Trait Anxiety Mediated by Amygdala Serotonin Transporter in the Common Marmoset.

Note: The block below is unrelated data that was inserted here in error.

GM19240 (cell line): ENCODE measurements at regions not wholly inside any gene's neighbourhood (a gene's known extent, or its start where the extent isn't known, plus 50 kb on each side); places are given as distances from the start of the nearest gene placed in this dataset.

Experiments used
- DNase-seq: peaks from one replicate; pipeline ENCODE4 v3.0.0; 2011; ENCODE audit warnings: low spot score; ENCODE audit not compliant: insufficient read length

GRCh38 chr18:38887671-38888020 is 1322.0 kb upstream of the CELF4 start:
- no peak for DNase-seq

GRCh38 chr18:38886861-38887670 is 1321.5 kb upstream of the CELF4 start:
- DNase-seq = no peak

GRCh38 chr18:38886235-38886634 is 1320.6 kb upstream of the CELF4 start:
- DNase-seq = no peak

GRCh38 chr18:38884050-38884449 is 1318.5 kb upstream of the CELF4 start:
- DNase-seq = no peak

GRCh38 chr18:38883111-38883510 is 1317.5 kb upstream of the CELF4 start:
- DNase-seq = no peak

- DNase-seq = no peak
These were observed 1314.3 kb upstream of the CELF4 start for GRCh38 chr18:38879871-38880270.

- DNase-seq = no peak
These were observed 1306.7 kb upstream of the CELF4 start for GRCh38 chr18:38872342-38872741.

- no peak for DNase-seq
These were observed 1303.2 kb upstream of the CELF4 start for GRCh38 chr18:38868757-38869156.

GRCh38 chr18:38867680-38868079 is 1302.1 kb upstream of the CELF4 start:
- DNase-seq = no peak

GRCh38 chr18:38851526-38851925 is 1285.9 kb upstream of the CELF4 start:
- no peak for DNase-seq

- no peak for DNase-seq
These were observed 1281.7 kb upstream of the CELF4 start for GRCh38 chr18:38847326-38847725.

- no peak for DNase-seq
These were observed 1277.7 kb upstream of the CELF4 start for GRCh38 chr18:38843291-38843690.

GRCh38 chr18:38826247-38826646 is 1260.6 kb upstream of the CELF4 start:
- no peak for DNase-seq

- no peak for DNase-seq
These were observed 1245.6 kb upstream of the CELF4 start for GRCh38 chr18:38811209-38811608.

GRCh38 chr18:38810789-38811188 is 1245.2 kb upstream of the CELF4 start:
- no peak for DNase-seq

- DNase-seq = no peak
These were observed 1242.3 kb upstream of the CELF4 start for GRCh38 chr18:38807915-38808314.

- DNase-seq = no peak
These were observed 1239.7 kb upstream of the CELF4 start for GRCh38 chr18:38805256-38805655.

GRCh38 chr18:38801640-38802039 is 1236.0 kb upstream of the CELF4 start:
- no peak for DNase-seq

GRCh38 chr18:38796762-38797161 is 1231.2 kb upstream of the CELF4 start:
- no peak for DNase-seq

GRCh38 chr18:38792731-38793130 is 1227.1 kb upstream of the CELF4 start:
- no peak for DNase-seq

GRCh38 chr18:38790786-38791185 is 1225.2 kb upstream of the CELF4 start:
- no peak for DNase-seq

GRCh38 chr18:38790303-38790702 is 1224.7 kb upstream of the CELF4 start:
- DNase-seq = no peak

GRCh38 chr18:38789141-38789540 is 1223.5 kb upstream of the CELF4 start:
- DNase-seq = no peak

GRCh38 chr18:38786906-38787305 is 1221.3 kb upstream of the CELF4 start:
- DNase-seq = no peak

High trait anxiety is associated with altered activity across emotion regulation circuitry and a higher risk of developing anxiety disorders and depression. This circuitry is extensively modulated by serotonin. Here, to understand why some people may be more vulnerable to developing affective disorders, we investigated whether serotonin-related gene expression across the brain's emotion regulation circuitry may underlie individual differences in trait anxiety using the common marmoset (Callithrix jacchus, mixed sexes) as a model. First, we assessed the association of region-specific expression of the serotonin transporter (SLC6A4) and serotonin receptor (HTR1A, HTR2A, HTR2C) genes with anxiety-like behavior; and second, we investigated their causal role in two key features of the high trait anxious phenotype: high responsivity to anxiety-provoking stimuli and an exaggerated conditioned threat response. While the expression of the serotonin receptors did not show a significant relationship with anxiety-like behavior in any of the targeted brain regions, serotonin transporter expression, specifically within the right ventrolateral prefrontal cortex (vlPFC) and most strongly in the right amygdala, was associated positively with anxiety-like behavior. The causal relationship between amygdala serotonin levels and an animal's sensitivity to threat was confirmed via direct amygdala infusions of a selective serotonin reuptake inhibitor (SSRI), citalopram. Both anxiety-like behaviors, and conditioned threat-induced responses were reduced by the blockade of serotonin reuptake in the amygdala. Together, these findings provide evidence that high amygdala serotonin transporter expression contributes to the high trait anxious phenotype and suggest that reduction of threat reactivity by SSRIs may be mediated by their actions in the amygdala.SIGNIFICANCE STATEMENT Findings here contribute to our understanding of how the serotonin system underlies an individual's expression of threat-elicited negative emotions such as anxiety and fear within nonhuman primates. Exploration of serotonergic gene expression across brain regions implicated in emotion regulation revealed that serotonin transporter gene expression in the ventrolateral prefrontal cortex (vlPFC) and most strongly in the amygdala, but none of the serotonin receptor genes, were predictive of interindividual differences in anxiety-like behavior. Targeting of amygdala serotonin reuptake with selective serotonin reuptake inhibitors (SSRIs) confirmed the causal relationship between amygdala serotonin transporter and an animal's sensitivity to threat by reversing expression of two key features of the high trait-like anxiety phenotype: high responsivity to anxiety-provoking uncertain threat and responsivity to certain conditioned threat.